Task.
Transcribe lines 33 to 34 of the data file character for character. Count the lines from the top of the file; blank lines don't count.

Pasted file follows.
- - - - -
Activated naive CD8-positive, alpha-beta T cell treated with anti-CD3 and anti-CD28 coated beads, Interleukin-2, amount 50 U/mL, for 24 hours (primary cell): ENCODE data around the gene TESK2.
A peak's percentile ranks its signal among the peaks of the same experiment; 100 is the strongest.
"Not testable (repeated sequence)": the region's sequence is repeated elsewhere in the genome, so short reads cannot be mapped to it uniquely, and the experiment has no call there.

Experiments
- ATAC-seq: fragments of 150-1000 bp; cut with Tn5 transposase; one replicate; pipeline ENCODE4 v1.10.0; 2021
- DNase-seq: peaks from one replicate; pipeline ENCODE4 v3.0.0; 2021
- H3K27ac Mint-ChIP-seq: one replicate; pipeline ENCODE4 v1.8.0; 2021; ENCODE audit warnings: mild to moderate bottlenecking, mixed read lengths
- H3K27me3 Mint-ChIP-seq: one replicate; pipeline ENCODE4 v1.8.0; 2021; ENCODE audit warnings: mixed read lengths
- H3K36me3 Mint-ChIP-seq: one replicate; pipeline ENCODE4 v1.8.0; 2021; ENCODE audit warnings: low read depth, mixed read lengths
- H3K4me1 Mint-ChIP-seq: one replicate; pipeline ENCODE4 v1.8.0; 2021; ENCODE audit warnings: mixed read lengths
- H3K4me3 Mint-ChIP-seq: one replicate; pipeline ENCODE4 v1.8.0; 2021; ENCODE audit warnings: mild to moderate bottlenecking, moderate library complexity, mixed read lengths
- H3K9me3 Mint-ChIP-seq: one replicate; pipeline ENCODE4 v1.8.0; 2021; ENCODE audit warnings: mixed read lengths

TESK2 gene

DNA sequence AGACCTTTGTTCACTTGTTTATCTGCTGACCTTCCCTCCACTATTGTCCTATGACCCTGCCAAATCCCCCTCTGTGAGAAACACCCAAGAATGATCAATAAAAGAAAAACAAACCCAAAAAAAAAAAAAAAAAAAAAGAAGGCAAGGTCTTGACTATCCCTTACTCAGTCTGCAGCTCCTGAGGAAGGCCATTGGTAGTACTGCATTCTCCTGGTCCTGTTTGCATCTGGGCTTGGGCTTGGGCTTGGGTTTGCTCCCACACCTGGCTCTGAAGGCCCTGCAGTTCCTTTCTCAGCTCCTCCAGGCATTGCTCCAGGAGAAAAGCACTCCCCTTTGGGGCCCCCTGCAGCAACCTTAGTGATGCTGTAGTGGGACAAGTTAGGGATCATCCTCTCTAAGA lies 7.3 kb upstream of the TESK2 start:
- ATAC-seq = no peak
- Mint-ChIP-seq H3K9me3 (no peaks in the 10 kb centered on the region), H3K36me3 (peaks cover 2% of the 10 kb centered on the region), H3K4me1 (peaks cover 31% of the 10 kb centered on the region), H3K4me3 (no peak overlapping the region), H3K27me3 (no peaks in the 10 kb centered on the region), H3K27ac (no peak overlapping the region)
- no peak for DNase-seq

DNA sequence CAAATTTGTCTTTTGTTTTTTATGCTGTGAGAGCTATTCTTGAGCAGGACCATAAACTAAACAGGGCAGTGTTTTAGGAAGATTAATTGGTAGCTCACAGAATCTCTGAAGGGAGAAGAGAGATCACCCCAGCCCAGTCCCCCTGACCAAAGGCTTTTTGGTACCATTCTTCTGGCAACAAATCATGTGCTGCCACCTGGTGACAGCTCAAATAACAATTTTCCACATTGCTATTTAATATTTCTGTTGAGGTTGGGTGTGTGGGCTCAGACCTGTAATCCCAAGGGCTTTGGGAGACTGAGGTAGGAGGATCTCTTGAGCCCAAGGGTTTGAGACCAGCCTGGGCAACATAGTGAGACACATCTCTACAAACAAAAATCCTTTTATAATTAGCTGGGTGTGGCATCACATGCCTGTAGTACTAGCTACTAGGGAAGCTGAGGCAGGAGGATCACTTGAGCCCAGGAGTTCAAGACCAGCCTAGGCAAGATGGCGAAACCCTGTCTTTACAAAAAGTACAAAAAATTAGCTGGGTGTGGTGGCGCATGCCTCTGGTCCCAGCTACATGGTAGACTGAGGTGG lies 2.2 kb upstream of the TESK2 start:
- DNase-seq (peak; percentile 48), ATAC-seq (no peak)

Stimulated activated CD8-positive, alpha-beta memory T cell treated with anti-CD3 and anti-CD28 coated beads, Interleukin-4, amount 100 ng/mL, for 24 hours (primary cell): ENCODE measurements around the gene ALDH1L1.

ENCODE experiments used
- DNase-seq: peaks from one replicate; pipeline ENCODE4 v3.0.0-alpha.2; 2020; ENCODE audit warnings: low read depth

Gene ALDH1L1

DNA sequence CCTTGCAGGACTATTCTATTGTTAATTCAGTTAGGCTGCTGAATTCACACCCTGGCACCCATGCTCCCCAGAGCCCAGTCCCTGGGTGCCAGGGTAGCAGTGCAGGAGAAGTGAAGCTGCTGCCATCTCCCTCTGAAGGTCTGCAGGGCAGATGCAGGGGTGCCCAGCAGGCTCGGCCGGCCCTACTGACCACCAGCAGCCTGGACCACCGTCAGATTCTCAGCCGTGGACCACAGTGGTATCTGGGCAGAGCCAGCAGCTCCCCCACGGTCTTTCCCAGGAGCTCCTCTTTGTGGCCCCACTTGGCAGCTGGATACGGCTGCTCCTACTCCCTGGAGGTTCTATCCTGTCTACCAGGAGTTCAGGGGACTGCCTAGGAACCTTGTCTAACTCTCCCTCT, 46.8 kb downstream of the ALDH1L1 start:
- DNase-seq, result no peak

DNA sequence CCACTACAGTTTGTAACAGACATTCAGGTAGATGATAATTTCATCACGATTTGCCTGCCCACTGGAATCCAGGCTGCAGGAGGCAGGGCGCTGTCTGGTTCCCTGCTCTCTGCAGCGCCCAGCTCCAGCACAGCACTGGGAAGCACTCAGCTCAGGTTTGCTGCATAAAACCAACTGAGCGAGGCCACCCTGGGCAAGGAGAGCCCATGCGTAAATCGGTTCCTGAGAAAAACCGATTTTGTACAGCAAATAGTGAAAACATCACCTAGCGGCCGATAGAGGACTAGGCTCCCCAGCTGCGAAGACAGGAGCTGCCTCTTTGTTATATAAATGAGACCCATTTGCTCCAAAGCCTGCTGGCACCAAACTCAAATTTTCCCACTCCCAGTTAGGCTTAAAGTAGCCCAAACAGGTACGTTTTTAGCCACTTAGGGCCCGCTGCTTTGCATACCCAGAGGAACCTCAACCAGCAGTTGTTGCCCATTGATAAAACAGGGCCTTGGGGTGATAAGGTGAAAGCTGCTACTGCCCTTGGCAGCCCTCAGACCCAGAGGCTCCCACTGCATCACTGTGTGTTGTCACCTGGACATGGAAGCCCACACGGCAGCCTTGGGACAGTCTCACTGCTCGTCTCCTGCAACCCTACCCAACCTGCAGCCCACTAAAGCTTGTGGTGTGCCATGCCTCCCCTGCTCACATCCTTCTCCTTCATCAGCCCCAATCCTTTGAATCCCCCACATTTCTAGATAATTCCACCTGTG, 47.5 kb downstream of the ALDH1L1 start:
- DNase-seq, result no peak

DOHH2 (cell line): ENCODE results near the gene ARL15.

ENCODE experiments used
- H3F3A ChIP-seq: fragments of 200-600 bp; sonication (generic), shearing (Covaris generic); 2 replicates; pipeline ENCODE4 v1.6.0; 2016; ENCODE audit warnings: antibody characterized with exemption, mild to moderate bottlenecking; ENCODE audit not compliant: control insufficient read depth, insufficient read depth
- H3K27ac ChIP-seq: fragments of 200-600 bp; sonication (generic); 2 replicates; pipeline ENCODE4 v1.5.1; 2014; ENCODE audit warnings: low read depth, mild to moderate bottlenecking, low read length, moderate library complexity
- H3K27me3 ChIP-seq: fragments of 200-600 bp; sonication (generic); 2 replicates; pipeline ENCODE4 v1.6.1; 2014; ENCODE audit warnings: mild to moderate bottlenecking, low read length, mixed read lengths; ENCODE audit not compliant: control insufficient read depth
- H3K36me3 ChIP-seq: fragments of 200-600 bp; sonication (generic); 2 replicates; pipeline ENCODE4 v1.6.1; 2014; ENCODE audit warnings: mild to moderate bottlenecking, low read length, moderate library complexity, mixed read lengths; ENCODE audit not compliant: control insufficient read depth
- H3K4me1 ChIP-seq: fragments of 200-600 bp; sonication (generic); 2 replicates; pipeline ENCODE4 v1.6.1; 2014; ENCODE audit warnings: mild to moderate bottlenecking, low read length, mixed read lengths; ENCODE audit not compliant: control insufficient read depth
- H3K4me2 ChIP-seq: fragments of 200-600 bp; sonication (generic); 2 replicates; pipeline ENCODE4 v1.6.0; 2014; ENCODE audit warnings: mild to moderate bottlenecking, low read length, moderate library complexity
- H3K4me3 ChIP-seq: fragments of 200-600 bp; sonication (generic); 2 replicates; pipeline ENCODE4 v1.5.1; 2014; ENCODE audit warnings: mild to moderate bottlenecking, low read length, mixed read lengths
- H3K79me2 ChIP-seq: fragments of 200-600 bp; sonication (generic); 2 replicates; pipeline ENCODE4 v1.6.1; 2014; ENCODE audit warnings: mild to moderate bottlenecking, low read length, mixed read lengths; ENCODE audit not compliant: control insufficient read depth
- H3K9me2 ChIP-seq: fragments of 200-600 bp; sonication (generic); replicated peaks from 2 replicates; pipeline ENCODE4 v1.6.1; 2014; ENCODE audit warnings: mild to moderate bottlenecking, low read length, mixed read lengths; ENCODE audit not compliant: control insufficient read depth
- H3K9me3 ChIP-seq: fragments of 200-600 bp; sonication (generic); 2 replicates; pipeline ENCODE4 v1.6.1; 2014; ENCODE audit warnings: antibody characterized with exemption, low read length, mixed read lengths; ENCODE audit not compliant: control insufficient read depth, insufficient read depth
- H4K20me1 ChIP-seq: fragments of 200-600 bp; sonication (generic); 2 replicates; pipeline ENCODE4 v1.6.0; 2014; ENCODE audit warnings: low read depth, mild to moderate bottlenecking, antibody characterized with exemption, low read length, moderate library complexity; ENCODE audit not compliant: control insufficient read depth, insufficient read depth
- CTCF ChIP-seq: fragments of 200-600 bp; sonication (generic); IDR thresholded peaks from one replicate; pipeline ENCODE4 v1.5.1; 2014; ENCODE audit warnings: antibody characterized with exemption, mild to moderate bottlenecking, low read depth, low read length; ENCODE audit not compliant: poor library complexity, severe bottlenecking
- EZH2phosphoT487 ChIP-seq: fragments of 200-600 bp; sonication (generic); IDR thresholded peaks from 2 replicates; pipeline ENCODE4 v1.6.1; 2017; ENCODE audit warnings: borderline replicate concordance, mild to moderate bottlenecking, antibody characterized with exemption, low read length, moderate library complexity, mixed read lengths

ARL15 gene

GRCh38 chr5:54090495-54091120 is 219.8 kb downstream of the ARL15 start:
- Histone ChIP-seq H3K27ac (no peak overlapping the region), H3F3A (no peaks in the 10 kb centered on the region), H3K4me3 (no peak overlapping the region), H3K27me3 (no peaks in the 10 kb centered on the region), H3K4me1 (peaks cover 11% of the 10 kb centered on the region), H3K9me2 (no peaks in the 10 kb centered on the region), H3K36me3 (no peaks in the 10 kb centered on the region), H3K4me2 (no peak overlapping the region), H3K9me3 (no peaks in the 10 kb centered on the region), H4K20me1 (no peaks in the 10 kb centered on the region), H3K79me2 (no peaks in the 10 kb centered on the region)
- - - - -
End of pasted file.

- H3K36me3 ChIP-seq: fragments of 200-600 bp; sonication (generic); 2 replicates; pipeline ENCODE4 v1.6.1; 2014; ENCODE audit warnings: mild to moderate bottlenecking, low read length, moderate library complexity, mixed read lengths; ENCODE audit not compliant: control insufficient read depth
- H3K4me1 ChIP-seq: fragments of 200-600 bp; sonication (generic); 2 replicates; pipeline ENCODE4 v1.6.1; 2014; ENCODE audit warnings: mild to moderate bottlenecking, low read length, mixed read lengths; ENCODE audit not compliant: control insufficient read depth